Counsel for the respondent submitted that the applicant took seventy weeks from the time he should have filed to make this application and argued that extension of time is not justifiable in an era where communication means are readily available this I agree with him. The inordinate delay by the applicant in filing this application cannot be justified. The United Kingdom may be far but the world is a global village today. It is therefore a flimsy excuse that the applicant failed to file the application in time because he was not in the country.

Order 9 rule 3(1) of the CPR provides that a person who wishes to dispute the jurisdiction of Court shall give notice of intention to defend the proceedings and shall, within the time limited for service of a defence apply to the court.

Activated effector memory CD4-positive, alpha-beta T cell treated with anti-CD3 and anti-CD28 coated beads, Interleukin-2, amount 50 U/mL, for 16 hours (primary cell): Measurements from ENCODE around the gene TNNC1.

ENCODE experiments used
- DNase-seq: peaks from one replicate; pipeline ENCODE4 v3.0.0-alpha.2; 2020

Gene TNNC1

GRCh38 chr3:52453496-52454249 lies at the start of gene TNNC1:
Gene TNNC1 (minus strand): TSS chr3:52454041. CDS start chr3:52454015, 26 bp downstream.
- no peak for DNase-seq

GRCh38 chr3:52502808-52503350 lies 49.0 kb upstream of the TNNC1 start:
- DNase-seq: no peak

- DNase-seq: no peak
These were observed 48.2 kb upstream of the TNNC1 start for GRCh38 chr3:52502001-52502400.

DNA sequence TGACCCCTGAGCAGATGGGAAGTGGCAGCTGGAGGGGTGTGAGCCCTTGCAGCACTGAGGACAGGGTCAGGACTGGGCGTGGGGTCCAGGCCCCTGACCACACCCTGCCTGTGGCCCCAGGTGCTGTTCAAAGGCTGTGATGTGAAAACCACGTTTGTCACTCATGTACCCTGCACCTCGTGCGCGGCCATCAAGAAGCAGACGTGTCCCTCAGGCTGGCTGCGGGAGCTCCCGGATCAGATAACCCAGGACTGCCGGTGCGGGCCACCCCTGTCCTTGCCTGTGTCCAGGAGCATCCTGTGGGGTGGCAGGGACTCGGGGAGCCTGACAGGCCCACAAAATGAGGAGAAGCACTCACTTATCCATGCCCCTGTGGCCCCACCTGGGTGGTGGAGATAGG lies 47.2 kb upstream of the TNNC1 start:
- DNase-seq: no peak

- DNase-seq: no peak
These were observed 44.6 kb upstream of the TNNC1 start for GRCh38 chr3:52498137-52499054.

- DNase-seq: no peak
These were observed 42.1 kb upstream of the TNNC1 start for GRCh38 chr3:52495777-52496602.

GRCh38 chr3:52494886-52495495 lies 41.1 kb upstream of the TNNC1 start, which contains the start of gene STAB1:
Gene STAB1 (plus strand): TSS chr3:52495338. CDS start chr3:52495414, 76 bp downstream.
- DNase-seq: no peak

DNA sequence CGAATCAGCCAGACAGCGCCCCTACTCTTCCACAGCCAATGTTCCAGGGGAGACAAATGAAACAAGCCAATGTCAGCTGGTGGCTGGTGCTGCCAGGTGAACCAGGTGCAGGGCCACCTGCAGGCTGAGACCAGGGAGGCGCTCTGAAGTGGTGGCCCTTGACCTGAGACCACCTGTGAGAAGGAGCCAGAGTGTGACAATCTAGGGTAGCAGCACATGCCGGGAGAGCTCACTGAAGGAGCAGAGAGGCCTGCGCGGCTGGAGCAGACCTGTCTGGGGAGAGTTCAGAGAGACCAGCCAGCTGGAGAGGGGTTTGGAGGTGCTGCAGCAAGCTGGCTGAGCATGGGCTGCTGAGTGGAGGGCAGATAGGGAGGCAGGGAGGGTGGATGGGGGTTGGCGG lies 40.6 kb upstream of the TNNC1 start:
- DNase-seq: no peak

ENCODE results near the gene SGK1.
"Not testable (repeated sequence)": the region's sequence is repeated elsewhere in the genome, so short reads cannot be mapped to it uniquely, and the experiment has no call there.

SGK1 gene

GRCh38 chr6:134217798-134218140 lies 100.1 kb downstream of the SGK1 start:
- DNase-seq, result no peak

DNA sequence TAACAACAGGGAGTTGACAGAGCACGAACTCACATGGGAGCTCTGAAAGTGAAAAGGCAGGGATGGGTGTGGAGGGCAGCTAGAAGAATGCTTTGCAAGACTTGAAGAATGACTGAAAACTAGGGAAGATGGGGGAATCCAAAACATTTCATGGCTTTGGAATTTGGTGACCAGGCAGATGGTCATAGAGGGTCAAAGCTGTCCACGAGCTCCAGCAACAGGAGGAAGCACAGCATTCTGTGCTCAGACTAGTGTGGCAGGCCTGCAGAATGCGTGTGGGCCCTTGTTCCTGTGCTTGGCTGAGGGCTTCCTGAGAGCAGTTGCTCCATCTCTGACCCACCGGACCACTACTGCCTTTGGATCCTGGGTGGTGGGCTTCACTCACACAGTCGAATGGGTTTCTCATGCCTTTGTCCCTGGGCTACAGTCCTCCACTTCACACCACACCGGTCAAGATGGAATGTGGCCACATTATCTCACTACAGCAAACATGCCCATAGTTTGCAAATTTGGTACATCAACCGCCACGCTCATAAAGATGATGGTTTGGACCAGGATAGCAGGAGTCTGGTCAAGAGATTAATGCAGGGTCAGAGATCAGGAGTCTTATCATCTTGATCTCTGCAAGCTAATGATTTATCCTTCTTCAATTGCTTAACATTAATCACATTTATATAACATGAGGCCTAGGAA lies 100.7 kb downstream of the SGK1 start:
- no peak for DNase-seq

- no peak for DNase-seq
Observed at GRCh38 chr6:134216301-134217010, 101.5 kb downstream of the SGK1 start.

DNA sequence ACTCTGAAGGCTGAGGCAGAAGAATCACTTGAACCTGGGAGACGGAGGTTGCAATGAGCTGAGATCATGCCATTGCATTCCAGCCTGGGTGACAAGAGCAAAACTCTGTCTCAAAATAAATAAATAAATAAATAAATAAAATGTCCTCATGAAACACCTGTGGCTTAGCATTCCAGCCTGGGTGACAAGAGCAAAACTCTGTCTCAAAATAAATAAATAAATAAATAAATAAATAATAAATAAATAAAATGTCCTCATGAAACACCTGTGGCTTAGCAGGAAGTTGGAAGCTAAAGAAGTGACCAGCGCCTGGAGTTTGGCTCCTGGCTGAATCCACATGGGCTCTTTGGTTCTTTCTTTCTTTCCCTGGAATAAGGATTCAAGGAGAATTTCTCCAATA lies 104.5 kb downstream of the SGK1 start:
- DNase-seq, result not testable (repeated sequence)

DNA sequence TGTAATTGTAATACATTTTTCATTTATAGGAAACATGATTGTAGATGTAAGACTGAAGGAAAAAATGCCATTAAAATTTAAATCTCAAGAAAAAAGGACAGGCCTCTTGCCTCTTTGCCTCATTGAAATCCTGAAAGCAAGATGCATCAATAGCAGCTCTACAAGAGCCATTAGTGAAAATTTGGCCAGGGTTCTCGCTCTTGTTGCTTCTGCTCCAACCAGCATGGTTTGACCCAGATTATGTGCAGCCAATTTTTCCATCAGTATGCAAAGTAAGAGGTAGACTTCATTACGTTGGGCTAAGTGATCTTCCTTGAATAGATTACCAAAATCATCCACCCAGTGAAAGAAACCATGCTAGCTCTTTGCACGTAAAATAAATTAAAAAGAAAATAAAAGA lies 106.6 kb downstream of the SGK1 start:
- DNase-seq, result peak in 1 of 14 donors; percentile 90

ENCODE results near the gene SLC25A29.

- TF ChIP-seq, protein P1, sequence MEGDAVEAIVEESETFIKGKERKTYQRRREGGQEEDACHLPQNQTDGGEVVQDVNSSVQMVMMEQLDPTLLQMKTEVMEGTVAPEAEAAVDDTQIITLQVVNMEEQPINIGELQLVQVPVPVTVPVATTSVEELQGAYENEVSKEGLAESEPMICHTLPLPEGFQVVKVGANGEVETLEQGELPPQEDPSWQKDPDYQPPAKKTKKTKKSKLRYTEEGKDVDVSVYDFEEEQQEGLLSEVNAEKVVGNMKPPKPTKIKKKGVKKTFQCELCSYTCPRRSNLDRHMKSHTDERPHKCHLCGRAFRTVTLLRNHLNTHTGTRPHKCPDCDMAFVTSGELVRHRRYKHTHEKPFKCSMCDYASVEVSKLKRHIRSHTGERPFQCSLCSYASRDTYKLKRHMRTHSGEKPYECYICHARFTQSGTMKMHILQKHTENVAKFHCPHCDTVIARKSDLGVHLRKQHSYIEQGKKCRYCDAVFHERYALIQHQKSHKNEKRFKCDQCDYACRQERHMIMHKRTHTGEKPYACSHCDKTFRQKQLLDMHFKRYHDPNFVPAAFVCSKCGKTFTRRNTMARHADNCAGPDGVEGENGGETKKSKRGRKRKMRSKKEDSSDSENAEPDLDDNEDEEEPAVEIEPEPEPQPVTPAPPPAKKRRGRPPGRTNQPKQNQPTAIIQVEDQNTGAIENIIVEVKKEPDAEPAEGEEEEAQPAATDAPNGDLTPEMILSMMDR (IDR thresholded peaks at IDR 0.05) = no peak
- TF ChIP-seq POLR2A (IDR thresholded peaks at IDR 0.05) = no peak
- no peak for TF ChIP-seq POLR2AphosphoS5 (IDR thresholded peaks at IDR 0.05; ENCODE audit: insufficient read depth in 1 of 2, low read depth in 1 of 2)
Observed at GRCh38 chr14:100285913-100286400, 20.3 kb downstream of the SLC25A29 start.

In Victorious Education Services Vs Mega Consults Limited HCT-OO-CC-MA-1058-2013 court while addressing enlargement of time under section 96 of the CPA held;

“Time will be enlarged when the applicant shows sufficient reason for his failure to do the act expected of him within the time given.”

The Court of Appeal of Tanzania in Yusufu Same & Anor Vs Hadija Yusufu C.A T C.A No.1 of 2002 relied on the case of Felix Tumbo Kisima Vs TTC Limited & Anor in which Court held that;

“It should be observed that the term sufficient cause should not be interpreted narrowly but should be given a wide interpretation to encompass all reasons or causes which are outside the applicant’s power to control or influence resulting in the delay to take the necessary step.”

In my view, the applicant has failed to show any cause outside his influence or power that could have stopped him from filing within the time required.

In the circumstances the applicant has failed to show sufficient reason to warrant court to exercise its discretion to enlarge the time under S.96 CPA and as such the application cannot be considered on its merits.

Accordingly this application is dismissed with costs.

I so hold.



B. Kainamura